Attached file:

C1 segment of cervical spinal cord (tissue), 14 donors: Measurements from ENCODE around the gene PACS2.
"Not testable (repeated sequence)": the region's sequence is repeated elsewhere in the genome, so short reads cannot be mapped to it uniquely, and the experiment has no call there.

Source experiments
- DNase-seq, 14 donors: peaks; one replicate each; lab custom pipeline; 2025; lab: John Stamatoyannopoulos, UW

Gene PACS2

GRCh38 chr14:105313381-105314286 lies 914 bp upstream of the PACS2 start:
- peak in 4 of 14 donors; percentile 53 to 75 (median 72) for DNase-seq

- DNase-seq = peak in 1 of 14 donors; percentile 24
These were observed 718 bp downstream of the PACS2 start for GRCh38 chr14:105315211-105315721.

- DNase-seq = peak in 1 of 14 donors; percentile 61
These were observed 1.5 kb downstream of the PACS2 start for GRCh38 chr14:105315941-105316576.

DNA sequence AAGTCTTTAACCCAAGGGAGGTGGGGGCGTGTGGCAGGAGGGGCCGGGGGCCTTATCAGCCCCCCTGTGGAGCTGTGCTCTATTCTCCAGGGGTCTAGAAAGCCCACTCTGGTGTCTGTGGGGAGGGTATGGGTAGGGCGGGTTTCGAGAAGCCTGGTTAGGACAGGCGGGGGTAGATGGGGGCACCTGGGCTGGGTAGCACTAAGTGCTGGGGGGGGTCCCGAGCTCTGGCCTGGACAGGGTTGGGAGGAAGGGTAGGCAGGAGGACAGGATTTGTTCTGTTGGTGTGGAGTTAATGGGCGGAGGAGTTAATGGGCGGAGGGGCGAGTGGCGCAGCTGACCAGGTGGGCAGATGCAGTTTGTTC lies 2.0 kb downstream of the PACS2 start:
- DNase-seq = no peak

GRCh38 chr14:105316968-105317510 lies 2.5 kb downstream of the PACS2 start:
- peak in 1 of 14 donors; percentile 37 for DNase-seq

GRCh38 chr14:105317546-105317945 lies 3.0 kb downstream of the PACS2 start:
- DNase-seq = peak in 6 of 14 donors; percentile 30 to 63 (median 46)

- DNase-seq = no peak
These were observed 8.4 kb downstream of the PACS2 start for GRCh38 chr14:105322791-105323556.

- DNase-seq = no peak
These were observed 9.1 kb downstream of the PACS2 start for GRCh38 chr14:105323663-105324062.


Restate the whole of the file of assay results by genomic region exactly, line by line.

C1 segment of cervical spinal cord (tissue), 14 donors: Measurements from ENCODE around the gene PACS2.
"Not testable (repeated sequence)": the region's sequence is repeated elsewhere in the genome, so short reads cannot be mapped to it uniquely, and the experiment has no call there.

Source experiments
- DNase-seq, 14 donors: peaks; one replicate each; lab custom pipeline; 2025; lab: John Stamatoyannopoulos, UW

Gene PACS2

GRCh38 chr14:105313381-105314286 lies 914 bp upstream of the PACS2 start:
- peak in 4 of 14 donors; percentile 53 to 75 (median 72) for DNase-seq

- DNase-seq = peak in 1 of 14 donors; percentile 24
These were observed 718 bp downstream of the PACS2 start for GRCh38 chr14:105315211-105315721.

- DNase-seq = peak in 1 of 14 donors; percentile 61
These were observed 1.5 kb downstream of the PACS2 start for GRCh38 chr14:105315941-105316576.

DNA sequence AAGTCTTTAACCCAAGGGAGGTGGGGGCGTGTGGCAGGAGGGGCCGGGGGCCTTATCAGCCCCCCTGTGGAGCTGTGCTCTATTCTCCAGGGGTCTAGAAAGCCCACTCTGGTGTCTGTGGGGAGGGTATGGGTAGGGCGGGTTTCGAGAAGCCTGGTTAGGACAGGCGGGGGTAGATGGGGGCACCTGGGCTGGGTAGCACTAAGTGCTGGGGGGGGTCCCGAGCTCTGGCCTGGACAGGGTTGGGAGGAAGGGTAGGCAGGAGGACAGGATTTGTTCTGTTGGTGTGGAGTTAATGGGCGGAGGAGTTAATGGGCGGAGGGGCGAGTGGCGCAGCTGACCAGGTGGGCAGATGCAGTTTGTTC lies 2.0 kb downstream of the PACS2 start:
- DNase-seq = no peak

GRCh38 chr14:105316968-105317510 lies 2.5 kb downstream of the PACS2 start:
- peak in 1 of 14 donors; percentile 37 for DNase-seq

GRCh38 chr14:105317546-105317945 lies 3.0 kb downstream of the PACS2 start:
- DNase-seq = peak in 6 of 14 donors; percentile 30 to 63 (median 46)

- DNase-seq = no peak
These were observed 8.4 kb downstream of the PACS2 start for GRCh38 chr14:105322791-105323556.

- DNase-seq = no peak
These were observed 9.1 kb downstream of the PACS2 start for GRCh38 chr14:105323663-105324062.